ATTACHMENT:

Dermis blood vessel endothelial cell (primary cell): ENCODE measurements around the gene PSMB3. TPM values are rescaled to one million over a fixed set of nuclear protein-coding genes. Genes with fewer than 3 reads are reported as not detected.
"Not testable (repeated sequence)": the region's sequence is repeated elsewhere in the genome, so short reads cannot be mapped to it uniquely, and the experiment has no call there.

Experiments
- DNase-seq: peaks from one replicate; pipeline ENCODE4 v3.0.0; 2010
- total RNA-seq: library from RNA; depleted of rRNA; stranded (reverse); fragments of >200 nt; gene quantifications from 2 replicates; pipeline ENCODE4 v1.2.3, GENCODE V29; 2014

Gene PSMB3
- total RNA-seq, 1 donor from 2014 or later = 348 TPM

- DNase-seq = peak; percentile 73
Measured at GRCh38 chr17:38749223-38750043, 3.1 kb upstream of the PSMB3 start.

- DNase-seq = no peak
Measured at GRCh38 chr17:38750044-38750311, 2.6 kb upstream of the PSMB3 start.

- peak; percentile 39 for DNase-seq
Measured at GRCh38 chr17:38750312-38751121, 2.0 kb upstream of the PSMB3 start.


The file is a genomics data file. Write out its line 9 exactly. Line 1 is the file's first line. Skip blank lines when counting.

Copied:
Measured at GRCh38 chr17:38749223-38750043, 3.1 kb upstream of the PSMB3 start.